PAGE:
Sam Cooke and Ella FitzgeraldI bet you didn’t know about this.

In early 1961, , the First Lady of Song herself, was at a party being given by some record executives from RCA in Los Angeles. Fitzgerald was under contract with at the time, and didn’t know many of the people at the party. After mingling for an hour or so, she was getting ready to leave when she heard someone playing the piano and singing in another room. She didn’t recognize the song, but she immediately loved it.

As the story goes, Ella followed her ears and met the young man at the piano. He taught her the song, called “Wonderful World” and they sang it together. He of course knew Ella — he was a big fan — and pretty soon they were entertaining the whole party with jazz standards and some current popular songs.

The party ended up lasting all night. The man at the piano turned out to be none other than , and the song that had introduced him to Ella was one he’d composed and recorded.

As it happened, was at the party, and in addition to being a good friend of Fitzgerald’s he was one of the co-writers of “Wonderful World.” It was Alpert’s idea that Sam and Ella put an act together.

Everyone at the party applauded the idea, and it was decided that they’d put together a collection of songs, some of his, some of hers, and some that they felt lent themselves to the combination of their talents, rehearse for a week or two, and, just for fun, do a show or two together.

They did a show at the Roxy in LA with very limited advertising under the name “Sam and Ella” and were such a hit that the club’s owner asked them to stay for a week. For the next week, they sold out every show and brought the house down every night.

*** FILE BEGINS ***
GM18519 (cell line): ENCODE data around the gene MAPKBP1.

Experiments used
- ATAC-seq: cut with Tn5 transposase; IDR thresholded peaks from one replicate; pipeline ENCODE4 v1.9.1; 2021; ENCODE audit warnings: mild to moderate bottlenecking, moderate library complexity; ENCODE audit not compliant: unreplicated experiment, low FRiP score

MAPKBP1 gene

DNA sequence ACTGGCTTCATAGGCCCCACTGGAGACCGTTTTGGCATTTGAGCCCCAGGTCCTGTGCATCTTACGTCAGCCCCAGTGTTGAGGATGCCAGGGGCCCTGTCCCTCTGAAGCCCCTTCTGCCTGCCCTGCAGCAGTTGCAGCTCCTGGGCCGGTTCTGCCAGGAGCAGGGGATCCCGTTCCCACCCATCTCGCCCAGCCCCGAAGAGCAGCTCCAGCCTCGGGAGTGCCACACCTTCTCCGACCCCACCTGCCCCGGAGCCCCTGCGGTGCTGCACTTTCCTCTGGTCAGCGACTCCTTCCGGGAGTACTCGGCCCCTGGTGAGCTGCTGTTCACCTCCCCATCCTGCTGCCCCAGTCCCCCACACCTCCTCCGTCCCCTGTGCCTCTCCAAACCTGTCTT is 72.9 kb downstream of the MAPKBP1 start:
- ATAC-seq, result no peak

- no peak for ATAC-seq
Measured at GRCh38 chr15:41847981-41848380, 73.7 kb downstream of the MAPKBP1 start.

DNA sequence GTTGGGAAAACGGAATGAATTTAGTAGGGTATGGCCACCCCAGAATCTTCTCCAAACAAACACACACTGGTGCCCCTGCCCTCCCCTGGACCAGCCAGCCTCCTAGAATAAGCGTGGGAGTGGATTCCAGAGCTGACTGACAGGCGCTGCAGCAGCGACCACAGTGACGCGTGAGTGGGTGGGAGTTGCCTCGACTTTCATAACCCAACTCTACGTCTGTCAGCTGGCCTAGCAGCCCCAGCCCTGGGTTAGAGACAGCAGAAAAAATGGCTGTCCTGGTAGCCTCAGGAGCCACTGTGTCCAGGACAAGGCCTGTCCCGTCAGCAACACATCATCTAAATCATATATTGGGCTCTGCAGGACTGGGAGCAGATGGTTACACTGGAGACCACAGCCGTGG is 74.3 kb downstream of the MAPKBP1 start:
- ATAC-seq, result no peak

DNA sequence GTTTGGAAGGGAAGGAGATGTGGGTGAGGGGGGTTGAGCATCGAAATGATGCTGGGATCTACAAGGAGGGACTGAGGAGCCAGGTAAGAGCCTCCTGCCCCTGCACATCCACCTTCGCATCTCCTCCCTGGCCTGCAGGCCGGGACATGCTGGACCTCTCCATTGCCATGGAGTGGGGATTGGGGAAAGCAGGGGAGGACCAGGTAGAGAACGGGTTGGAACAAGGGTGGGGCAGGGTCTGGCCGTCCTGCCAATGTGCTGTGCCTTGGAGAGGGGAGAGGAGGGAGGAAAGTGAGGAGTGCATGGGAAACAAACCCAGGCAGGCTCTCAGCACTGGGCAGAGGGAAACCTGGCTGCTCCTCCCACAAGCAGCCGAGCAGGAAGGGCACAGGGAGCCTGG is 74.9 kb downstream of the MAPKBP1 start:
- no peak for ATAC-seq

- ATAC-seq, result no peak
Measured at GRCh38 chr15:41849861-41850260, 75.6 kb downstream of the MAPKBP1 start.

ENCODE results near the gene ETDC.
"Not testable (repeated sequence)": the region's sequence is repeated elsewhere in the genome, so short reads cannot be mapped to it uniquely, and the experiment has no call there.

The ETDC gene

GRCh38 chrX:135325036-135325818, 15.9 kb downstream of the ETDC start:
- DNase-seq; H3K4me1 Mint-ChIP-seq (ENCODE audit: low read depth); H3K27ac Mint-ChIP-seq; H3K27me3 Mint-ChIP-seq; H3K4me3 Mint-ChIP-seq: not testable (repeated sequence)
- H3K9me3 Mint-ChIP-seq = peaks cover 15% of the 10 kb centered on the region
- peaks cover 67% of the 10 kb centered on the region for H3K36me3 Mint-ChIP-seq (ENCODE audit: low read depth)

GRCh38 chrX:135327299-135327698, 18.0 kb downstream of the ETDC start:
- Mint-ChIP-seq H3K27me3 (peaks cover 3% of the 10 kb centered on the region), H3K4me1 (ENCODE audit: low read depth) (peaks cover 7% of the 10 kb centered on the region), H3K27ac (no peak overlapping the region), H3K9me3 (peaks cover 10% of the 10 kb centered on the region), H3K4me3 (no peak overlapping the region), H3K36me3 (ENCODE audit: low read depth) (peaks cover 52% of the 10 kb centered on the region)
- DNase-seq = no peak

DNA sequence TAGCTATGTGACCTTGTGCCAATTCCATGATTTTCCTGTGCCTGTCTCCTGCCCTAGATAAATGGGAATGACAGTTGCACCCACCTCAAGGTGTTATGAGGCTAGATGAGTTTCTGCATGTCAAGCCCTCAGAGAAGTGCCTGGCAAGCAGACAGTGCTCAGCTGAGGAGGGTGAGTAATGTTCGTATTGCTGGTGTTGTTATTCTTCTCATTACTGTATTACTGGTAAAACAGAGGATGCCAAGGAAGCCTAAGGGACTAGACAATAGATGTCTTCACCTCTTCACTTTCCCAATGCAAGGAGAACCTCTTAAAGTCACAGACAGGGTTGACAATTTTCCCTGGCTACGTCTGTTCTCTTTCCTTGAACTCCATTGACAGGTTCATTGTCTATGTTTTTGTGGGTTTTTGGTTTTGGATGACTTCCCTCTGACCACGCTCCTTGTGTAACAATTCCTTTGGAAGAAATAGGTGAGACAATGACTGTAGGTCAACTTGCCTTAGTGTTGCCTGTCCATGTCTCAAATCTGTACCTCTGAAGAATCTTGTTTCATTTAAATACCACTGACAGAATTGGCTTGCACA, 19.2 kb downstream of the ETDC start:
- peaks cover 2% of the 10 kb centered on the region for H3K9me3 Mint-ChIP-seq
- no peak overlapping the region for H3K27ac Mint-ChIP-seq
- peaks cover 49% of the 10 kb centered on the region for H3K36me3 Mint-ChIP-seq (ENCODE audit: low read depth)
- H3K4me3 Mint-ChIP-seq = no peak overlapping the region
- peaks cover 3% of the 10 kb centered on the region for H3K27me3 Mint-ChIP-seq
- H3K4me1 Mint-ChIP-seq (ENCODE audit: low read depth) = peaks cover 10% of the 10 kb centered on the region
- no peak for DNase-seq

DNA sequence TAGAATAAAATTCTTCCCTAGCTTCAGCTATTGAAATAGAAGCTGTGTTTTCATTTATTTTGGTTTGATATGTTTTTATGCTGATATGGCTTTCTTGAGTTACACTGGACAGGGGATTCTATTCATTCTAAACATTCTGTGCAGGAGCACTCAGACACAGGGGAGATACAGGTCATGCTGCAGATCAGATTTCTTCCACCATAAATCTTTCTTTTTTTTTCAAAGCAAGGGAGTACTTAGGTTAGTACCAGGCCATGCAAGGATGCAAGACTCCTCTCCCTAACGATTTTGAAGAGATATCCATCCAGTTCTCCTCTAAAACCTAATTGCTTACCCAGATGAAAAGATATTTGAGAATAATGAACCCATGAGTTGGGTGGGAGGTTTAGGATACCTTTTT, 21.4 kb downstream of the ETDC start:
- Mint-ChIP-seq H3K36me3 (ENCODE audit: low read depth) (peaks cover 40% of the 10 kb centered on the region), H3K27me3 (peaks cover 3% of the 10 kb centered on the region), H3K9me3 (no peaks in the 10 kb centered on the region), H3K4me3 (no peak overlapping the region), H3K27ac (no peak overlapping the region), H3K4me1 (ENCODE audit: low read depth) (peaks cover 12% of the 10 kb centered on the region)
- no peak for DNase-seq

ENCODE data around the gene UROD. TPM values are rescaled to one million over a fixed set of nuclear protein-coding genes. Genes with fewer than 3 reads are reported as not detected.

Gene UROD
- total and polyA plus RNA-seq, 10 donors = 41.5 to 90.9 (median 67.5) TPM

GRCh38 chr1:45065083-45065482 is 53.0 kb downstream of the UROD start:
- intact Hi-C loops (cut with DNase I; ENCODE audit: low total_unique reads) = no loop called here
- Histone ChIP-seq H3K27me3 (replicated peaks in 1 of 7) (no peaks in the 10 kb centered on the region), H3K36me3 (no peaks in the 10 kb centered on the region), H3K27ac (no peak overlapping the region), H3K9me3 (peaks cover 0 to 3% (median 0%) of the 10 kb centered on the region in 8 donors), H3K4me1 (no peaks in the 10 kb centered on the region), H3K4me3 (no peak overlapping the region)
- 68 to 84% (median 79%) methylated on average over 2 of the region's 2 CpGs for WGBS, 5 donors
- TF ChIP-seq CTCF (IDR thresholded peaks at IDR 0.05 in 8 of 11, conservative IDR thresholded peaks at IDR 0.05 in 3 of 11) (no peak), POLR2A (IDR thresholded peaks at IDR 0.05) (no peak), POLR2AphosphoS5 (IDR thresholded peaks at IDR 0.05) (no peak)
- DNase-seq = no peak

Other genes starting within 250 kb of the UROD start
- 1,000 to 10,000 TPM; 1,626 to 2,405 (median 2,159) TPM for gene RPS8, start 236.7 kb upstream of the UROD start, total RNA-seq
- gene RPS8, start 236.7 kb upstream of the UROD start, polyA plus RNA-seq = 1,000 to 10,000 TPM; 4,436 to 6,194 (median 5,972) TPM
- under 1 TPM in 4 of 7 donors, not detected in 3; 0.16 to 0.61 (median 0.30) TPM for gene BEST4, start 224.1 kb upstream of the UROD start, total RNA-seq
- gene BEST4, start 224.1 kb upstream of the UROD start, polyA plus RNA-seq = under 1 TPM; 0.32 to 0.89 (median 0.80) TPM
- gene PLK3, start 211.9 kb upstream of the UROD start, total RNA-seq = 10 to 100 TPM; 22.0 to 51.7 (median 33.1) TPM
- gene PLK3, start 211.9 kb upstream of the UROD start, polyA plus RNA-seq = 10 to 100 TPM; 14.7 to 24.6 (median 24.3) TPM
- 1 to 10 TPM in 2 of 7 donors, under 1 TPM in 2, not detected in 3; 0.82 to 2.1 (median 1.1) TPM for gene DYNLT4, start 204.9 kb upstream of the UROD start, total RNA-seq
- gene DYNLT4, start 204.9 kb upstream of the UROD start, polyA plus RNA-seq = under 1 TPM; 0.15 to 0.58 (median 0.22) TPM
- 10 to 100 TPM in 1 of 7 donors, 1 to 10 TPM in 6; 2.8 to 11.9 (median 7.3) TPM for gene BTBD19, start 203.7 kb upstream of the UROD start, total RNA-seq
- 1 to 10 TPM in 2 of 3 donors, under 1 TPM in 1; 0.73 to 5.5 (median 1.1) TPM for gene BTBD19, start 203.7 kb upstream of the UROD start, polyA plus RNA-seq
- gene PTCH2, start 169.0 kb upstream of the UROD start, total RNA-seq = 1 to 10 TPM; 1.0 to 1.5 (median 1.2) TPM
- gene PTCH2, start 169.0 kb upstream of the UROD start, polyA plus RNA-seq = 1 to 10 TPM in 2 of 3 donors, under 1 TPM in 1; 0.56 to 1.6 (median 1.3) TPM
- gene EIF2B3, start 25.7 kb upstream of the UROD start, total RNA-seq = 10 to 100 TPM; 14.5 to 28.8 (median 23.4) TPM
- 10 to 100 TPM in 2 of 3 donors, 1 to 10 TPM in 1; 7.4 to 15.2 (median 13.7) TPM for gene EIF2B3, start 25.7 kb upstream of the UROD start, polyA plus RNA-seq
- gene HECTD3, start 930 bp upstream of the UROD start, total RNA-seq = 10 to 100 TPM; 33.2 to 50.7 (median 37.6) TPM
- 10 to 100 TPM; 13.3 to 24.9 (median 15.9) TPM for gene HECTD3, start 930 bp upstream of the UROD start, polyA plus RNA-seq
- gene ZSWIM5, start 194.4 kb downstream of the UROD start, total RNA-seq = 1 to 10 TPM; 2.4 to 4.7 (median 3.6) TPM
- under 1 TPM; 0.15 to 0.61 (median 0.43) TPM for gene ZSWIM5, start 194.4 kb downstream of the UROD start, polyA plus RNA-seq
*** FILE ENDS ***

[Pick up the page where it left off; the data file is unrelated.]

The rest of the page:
The decision was made for the two to do a tour of the US together. The plan was for Ella to perform for 45 minutes, followed by Sam for another 45, and then the two would come on stage together and do duets for as long as they felt like it. The tour was booked into some 50 cities over a three-month period, and was to start with an invitation-only dinner show at New York’s Rainbow Room on April 29, 1961.

The night of the kickoff show arrived after a whirlwind press tour. The performance was to be recorded and broadcast live on numerous radio stations. The invited guests — including some of the most famous entertainers in the country — were seated at 8:00 and served Waldorf salad, followed by chicken marsala. By 9:15, the tables had been cleared, the lights dimmed, and out came Fitzgerald and her quartet.

At the end of her set, Ella left the stage and Sam Cooke appeared to do his set with the same backup musicians. The crowd seemed very appreciative, but some 30 minutes into the set a few of the people started to leave, and the number continued to increase to the point where, by the end of Cooke’s set, nearly half the audience was gone.

At this point, Fitzgerald came out on stage to join Cooke (who was worried that his music had somehow been bad enough to thin out the crowd), the band started “Wonderful World,” and the audience applauded in recognition, but without much enthusiasm.

Fifteen minutes into the duet set, the last of the audience was gone. Fitzgerald was completely shocked, and Cooke (a very sensitive man indeed) was in tears, apparently blaming himself for the whole debacle.

As it turned out, the audience hadn’t walked out because of any problem with either of the two stars. The chicken marsala was undercooked, and nearly everyone in the crowd had taken sick. The singers were told of this the next morning, and they were asked to hold off the rest of the tour and perform again in New York to get things off to a proper start. But the damage had been done. Cooke, who was also a bit superstitious, refused to perform, insisting that it was going to happen again even if they never served chicken at one of their shows again. The tour was canceled, and that was the end of Sam and Ella. They never performed together again, and Cooke was killed in a bizarre shooting some three years later.

Google BuzzNo tags for this post.